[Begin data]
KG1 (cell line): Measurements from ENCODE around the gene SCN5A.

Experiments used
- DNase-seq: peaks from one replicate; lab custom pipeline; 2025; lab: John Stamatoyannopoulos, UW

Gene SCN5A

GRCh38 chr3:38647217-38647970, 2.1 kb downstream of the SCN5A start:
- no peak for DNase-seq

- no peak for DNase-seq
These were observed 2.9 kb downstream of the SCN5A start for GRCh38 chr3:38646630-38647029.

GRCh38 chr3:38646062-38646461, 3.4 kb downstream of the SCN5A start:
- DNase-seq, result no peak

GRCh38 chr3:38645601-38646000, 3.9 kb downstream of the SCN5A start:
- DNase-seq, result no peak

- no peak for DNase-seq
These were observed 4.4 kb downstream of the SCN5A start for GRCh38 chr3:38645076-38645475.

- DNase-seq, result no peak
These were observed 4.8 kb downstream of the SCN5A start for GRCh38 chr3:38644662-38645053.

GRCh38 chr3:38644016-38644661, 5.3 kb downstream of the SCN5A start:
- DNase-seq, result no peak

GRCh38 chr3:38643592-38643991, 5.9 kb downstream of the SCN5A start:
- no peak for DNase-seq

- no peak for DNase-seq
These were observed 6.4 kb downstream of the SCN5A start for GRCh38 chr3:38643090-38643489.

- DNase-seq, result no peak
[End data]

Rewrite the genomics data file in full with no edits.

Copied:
KG1 (cell line): Measurements from ENCODE around the gene SCN5A.

Experiments used
- DNase-seq: peaks from one replicate; lab custom pipeline; 2025; lab: John Stamatoyannopoulos, UW

Gene SCN5A

GRCh38 chr3:38647217-38647970, 2.1 kb downstream of the SCN5A start:
- no peak for DNase-seq

- no peak for DNase-seq
These were observed 2.9 kb downstream of the SCN5A start for GRCh38 chr3:38646630-38647029.

GRCh38 chr3:38646062-38646461, 3.4 kb downstream of the SCN5A start:
- DNase-seq, result no peak

GRCh38 chr3:38645601-38646000, 3.9 kb downstream of the SCN5A start:
- DNase-seq, result no peak

- no peak for DNase-seq
These were observed 4.4 kb downstream of the SCN5A start for GRCh38 chr3:38645076-38645475.

- DNase-seq, result no peak
These were observed 4.8 kb downstream of the SCN5A start for GRCh38 chr3:38644662-38645053.

GRCh38 chr3:38644016-38644661, 5.3 kb downstream of the SCN5A start:
- DNase-seq, result no peak

GRCh38 chr3:38643592-38643991, 5.9 kb downstream of the SCN5A start:
- no peak for DNase-seq

- no peak for DNase-seq
These were observed 6.4 kb downstream of the SCN5A start for GRCh38 chr3:38643090-38643489.

- DNase-seq, result no peak